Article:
The moment I saw this post from Donna at Irresistible Ideas For Play Based Learning I knew we would have to try it, and since there's only a few more days of school until summer break it was now or never.
We started off inside, more or less following Donna's paint recipe. I knew this would be fun to make because anything involving vinegar and baking soda is fun. Katherine and Lachlan's mom Kimberly worked very hard to help the kids follow the recipe. I pitched in as much as I could because this is the kind of project that could easily turn into a free-for-all, which under normal circumstances would be just fine, but I wanted us to actually wind up with paint. We'll turn them loose with vinegar and baking soda in the sensory table next week.
Anjali and Isak pretty much just camped out at the art table, mixing batch after batch, but almost all of the kids swung by to make at least a pot or two. The two who stuck with it seemed to be seeking to master a process. Anjali in particular figured out, by trail and error, the consistency she was looking for, often adding a spoon more vinegar or a bit more corn starch to get it just right. It took her 4-5 rounds to memorize the recipe, but once she did she began to subtly tweak it to make sure it turned out just right. By the end of the session she was instructing her friends on the process she had mastered.
I had originally thought we'd set up our easels and let the kids paint on the spot, but the weather yesterday was glorious and I couldn't wait to get out there to play with our new water wall and pulleys. So we had a quick circle time and took the easels outside instead.
When we first envisioned our new outdoor classroom we began with Little World. Even on the days when children don't play there, I still think of it as the quiet heart of our outdoor experiment. There is rarely a crowd, but a child or two always spends at least a little time there each day, and sometimes it gets full and stays full, like when we put something new there like small construction vehicles. More typically, groups of 2 or 3 will huddle around a pile of "gems" or lava rocks, carrying on a private conversation for a few minutes before moving on. I've wanted to think of Little World as an outdoor area designed to spark imaginative play, creativity and thoughtfulness, and as such I've tried to attach some kind of art project to the area each day.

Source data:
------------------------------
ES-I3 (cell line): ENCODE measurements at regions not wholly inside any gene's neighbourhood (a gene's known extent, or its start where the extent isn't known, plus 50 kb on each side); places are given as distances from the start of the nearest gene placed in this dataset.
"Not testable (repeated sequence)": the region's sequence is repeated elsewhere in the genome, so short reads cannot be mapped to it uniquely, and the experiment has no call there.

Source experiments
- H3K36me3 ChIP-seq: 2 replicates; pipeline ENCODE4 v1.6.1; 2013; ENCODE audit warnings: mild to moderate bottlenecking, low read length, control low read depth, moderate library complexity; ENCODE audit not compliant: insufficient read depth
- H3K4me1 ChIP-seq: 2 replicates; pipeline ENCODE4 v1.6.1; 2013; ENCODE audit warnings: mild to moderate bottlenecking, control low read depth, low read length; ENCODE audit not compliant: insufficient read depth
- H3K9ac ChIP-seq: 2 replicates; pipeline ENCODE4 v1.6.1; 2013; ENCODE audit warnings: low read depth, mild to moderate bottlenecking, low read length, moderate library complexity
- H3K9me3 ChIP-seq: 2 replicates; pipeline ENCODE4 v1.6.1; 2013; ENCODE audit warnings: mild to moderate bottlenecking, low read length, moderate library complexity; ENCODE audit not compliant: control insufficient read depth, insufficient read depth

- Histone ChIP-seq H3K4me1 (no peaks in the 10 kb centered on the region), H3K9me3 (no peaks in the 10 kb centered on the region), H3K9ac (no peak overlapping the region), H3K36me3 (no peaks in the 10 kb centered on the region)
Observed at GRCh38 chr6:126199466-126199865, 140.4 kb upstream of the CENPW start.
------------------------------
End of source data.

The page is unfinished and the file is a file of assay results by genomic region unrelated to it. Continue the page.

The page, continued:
Taking these paints outside yesterday seemed to spark, for the first time, exactly the kind of play I'd always imagined taking place in Little World.
Of course it may simply be that the ground is dry and the temperature mild, but whatever the reason, they turned from the easels after a few minutes, carried their little pots of homemade paint right into Little World, fell to their knees, and got to the work of creation.
I cannot think of a single thing outdoors that the children can't paint. I don't feel that way about the indoors.
Several of the little paint pots wound up along the side of the sand pit where a group of boys, lead by Orlando and Max, continued the scientific exploration by adding sand and water to the concoctions. They played as if they were getting away with something, snickering amongst themselves while buckets full of sand and water zipped by on the overhead pulley run.
And, of course, the little pots of paint found their way to the beach hut that the kids have started to call "the castle."
One of my concerns about the new outdoor space was that we hadn't planned any climbing opportunities. Yes, we have plenty of ways to practice balance and other physical skills, but we no longer have our slide or monkey bars. Increasingly, however, the kids have been using our step ladder and milk crates to take tools, paint, and even buckets of water to the upper levels of the castle, causing even the most adept climbers to slow down and concentrate. That coupled with the stairway we installed in the sand pit yesterday, I think, gives us plenty of climbing opportunities for the time being.
Indeed, our little paint pots took us everywhere in our outdoor classroom yesterday except for the garden, where never more than 2-3 kids puttered around with watering plants, digging in the worm bin, or planting seeds in egg cartons to take home. That's where I found Anjali having painted but a single artwork after making all that paint. Here she was, planting seed after seed, then eventually instructing her friends on another process she had mastered.